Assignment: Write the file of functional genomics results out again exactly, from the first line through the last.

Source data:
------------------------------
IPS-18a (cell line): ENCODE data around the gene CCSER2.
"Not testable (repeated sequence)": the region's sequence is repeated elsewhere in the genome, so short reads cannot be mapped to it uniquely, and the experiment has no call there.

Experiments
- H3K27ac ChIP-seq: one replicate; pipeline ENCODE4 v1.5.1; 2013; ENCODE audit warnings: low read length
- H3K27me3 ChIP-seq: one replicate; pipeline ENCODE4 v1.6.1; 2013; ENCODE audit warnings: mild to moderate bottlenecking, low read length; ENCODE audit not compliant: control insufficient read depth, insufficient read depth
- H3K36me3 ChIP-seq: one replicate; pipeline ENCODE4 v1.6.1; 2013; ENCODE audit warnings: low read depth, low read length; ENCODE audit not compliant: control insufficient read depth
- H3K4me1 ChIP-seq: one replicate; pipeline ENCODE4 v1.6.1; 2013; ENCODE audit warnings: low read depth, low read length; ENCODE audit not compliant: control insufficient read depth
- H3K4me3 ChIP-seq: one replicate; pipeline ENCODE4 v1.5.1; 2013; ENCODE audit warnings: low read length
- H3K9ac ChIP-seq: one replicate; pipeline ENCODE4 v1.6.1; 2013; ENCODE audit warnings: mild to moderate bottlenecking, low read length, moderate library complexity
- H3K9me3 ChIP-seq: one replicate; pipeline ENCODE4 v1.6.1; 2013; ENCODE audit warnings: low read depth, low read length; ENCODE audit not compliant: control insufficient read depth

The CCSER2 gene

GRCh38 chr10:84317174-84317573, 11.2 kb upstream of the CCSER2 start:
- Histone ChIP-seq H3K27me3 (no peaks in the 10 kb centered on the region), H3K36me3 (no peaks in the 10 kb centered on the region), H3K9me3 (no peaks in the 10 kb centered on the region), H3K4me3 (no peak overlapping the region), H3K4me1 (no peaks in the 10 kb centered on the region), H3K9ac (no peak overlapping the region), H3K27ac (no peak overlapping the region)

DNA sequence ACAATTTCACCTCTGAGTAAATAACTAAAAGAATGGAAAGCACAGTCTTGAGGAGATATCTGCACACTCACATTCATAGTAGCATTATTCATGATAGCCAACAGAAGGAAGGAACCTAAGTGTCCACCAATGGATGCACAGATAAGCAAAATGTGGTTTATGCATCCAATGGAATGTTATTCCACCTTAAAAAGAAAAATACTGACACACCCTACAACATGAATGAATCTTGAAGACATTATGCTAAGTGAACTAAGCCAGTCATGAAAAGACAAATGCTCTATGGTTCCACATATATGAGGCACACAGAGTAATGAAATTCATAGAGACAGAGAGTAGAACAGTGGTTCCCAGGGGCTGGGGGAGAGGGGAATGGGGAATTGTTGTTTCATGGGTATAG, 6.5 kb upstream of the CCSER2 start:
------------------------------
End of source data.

IPS-18a (cell line): ENCODE data around the gene CCSER2.
"Not testable (repeated sequence)": the region's sequence is repeated elsewhere in the genome, so short reads cannot be mapped to it uniquely, and the experiment has no call there.

Experiments
- H3K27ac ChIP-seq: one replicate; pipeline ENCODE4 v1.5.1; 2013; ENCODE audit warnings: low read length
- H3K27me3 ChIP-seq: one replicate; pipeline ENCODE4 v1.6.1; 2013; ENCODE audit warnings: mild to moderate bottlenecking, low read length; ENCODE audit not compliant: control insufficient read depth, insufficient read depth
- H3K36me3 ChIP-seq: one replicate; pipeline ENCODE4 v1.6.1; 2013; ENCODE audit warnings: low read depth, low read length; ENCODE audit not compliant: control insufficient read depth
- H3K4me1 ChIP-seq: one replicate; pipeline ENCODE4 v1.6.1; 2013; ENCODE audit warnings: low read depth, low read length; ENCODE audit not compliant: control insufficient read depth
- H3K4me3 ChIP-seq: one replicate; pipeline ENCODE4 v1.5.1; 2013; ENCODE audit warnings: low read length
- H3K9ac ChIP-seq: one replicate; pipeline ENCODE4 v1.6.1; 2013; ENCODE audit warnings: mild to moderate bottlenecking, low read length, moderate library complexity
- H3K9me3 ChIP-seq: one replicate; pipeline ENCODE4 v1.6.1; 2013; ENCODE audit warnings: low read depth, low read length; ENCODE audit not compliant: control insufficient read depth

The CCSER2 gene

GRCh38 chr10:84317174-84317573, 11.2 kb upstream of the CCSER2 start:
- Histone ChIP-seq H3K27me3 (no peaks in the 10 kb centered on the region), H3K36me3 (no peaks in the 10 kb centered on the region), H3K9me3 (no peaks in the 10 kb centered on the region), H3K4me3 (no peak overlapping the region), H3K4me1 (no peaks in the 10 kb centered on the region), H3K9ac (no peak overlapping the region), H3K27ac (no peak overlapping the region)

DNA sequence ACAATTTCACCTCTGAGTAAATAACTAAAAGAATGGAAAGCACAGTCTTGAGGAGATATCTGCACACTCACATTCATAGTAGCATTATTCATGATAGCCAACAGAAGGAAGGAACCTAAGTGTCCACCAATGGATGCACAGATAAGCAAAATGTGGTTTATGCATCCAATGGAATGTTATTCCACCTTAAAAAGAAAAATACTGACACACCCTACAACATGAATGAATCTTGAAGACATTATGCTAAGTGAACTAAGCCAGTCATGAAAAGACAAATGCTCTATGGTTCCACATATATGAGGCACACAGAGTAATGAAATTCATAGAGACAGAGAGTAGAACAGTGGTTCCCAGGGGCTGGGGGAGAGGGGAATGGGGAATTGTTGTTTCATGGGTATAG, 6.5 kb upstream of the CCSER2 start: